For the first time in the state’s history, Chanukah is being celebrated at the Capitol. Tomorrow, at 3 p.m., Gov. Mary Fallin and First Gentleman Wade Christensen will host a Chanukah menorah-lighting ceremony in the second-floor Blue Room. According to a press release published today by The Edmond Sun, “Rabbi Ovadia Goldman, representing the Chabad branches throughout the state of Oklahoma, will light a silver menorah candelabra with the governor in commemoration of the first day of Chanukah.”
The release also states: “The Menorah lighting event will include many dignitaries, community leaders and clergy from Oklahoma. It will also include a musical performance, traditional treats of latkes, jelly donuts, and drediels for all.” The event is not open to the public.
The ceremony resulted from a conversation between Rabbi Goldman and Sen. David Holt, R-Oklahoma City, who represents the northwest part of the city, where the Chabad is located. Holt said he stopped by for a visit with Goldman, who mentioned that, to his knowledge, no one at the Capitol had ever commemorated Chanukah—a practice that is common at other state Capitols and at the White House.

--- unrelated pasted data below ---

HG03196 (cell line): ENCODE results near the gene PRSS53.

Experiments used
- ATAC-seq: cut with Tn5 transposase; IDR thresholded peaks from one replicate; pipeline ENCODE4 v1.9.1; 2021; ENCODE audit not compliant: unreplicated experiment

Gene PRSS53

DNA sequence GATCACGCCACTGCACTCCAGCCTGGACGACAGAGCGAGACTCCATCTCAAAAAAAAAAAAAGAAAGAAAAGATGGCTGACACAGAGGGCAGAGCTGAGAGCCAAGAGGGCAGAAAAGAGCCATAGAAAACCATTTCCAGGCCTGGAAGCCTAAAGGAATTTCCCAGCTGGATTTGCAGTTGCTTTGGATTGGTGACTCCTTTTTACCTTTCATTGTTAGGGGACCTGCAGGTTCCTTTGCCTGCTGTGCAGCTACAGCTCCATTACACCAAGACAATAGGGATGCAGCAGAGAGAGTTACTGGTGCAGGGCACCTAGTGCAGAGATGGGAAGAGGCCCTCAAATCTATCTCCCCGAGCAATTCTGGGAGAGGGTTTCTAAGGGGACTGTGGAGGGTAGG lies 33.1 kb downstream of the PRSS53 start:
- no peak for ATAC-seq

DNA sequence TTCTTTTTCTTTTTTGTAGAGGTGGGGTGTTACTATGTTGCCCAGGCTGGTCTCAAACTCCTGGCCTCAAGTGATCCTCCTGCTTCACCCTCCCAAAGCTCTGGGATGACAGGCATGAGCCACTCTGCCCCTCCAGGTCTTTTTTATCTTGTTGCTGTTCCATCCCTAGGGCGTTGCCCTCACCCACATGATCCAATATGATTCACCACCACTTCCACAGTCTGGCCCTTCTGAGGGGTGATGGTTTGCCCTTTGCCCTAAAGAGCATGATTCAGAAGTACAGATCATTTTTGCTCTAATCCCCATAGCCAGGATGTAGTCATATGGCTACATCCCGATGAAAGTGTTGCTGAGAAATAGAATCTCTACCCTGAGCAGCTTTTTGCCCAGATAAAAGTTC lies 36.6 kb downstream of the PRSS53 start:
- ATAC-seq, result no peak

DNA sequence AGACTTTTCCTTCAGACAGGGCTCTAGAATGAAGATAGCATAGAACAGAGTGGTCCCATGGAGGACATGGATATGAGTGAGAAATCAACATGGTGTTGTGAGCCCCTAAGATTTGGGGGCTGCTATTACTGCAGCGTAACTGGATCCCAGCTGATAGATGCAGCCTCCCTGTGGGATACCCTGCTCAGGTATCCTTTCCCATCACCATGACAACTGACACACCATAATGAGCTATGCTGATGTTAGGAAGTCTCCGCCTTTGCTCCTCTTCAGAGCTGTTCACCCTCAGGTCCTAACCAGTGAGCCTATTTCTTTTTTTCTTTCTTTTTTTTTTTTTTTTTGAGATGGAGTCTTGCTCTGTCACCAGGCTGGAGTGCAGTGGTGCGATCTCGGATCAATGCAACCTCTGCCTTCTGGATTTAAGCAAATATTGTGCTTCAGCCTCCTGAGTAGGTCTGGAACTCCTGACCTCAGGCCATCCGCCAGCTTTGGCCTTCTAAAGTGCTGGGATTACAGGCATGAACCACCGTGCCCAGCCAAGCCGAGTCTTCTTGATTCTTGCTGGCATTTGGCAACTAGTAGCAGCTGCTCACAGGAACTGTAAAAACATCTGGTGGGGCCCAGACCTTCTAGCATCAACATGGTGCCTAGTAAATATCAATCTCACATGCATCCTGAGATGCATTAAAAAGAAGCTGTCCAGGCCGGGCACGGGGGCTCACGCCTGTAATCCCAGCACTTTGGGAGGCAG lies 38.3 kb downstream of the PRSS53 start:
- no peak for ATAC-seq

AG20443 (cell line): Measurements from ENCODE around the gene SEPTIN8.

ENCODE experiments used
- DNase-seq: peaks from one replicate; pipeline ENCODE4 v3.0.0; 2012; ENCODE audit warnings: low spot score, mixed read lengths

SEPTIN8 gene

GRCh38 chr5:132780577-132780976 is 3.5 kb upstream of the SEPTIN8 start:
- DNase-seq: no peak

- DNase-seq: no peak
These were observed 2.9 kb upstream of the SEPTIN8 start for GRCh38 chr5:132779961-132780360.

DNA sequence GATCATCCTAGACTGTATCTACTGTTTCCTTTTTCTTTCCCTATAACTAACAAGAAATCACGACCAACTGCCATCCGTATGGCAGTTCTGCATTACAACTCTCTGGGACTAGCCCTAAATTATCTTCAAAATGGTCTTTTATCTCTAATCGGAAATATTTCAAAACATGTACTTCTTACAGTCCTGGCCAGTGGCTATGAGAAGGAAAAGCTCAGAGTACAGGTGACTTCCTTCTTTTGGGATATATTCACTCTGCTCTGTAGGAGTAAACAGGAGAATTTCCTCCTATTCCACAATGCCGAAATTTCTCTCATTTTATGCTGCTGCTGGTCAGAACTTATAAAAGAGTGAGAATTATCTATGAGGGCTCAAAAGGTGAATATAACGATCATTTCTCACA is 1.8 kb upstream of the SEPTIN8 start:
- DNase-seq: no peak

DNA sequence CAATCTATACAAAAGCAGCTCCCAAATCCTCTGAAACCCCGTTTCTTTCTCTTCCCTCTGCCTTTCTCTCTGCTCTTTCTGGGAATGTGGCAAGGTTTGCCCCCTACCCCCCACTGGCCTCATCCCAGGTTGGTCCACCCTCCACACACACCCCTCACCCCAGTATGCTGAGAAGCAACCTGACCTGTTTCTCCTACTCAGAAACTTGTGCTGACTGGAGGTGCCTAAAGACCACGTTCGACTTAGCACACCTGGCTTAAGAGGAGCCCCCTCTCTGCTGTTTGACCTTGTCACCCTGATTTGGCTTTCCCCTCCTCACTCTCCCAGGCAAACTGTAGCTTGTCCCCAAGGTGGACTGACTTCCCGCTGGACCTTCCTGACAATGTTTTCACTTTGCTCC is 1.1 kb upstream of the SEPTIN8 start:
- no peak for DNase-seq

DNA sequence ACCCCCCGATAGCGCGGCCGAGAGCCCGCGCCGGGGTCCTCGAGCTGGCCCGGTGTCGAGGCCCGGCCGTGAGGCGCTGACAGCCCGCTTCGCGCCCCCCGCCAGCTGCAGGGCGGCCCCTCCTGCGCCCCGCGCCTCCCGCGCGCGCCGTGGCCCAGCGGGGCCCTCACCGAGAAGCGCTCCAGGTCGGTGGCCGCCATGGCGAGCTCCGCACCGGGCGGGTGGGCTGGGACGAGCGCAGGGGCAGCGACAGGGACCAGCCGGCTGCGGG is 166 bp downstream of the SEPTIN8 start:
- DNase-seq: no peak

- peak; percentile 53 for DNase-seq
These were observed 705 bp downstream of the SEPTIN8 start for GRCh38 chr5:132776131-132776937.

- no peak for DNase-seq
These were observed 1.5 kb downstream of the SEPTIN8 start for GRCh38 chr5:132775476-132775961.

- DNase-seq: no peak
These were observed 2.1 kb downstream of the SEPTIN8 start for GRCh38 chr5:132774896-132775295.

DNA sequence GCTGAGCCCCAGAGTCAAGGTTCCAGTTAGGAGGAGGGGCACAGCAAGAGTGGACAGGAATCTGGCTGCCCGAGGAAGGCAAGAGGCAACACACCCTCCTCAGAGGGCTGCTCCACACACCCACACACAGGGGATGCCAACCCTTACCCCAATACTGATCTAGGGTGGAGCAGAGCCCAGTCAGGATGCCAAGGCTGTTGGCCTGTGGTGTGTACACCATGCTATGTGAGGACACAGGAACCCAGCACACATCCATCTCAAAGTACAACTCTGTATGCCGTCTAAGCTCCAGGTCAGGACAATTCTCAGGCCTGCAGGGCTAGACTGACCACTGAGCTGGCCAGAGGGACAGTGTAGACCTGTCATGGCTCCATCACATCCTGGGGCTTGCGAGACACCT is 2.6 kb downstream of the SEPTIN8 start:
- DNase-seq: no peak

Holt then suggested a Chanukah ceremony to the governor’s office, which immediately moved forward with the idea.
“The saying is, ‘this is an idea whose time has come’—well, this is idea whose time is long overdue,” Holt, whose senate bio says he is a member of an Episcopal church, said. “I’ve only been in the senate for two years, and Gov. Fallin has only been governor for two years, so we can’t speak to governors of the past, but as a state it is surprising that no one ha ever thought to commemorate Chanukah at the Capitol,” he said. “It is part of our holiday routine to commemorate Christmas—we just had the Christmas tree lighting last week—and that’s entirely appropriate. But the Jewish community is very strong in this state, particularly in the urban areas. And it’s entirely appropriate for their community to have their day at the Capitol.
“Obviously, no one disagreed with that. Everyone embraced the idea immediately.”
Holt said his hope is that the Chanukah ceremony continues to be an annual Capitol tradition.
—Holly Wall, News Editor